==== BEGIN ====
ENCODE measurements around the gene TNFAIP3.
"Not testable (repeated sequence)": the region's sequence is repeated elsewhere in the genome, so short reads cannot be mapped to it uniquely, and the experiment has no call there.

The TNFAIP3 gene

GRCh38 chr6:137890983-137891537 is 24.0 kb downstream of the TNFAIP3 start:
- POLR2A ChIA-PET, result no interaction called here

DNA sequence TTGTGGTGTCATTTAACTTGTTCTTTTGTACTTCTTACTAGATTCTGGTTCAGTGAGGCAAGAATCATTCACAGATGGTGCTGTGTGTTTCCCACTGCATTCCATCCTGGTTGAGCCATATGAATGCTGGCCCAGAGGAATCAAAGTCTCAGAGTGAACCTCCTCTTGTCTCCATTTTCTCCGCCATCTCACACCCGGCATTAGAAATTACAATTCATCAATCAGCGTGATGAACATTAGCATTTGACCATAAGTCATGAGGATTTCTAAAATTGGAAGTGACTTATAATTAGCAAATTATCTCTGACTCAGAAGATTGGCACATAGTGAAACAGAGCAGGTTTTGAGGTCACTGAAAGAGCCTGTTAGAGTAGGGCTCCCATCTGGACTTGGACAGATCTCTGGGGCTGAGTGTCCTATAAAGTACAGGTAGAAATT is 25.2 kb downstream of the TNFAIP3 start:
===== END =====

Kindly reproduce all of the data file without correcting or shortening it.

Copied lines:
ENCODE measurements around the gene TNFAIP3.
"Not testable (repeated sequence)": the region's sequence is repeated elsewhere in the genome, so short reads cannot be mapped to it uniquely, and the experiment has no call there.

The TNFAIP3 gene

GRCh38 chr6:137890983-137891537 is 24.0 kb downstream of the TNFAIP3 start:
- POLR2A ChIA-PET, result no interaction called here

DNA sequence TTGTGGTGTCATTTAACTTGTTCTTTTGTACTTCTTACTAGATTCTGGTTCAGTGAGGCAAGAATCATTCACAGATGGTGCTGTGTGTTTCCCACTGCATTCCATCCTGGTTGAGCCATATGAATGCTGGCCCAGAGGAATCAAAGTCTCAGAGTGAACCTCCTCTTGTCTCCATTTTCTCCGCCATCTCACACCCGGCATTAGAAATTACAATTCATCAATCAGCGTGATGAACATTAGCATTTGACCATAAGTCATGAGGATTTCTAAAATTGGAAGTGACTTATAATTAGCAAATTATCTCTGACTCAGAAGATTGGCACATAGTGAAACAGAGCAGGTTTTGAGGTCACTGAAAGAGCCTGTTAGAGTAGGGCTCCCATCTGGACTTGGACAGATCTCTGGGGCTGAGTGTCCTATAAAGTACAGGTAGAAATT is 25.2 kb downstream of the TNFAIP3 start: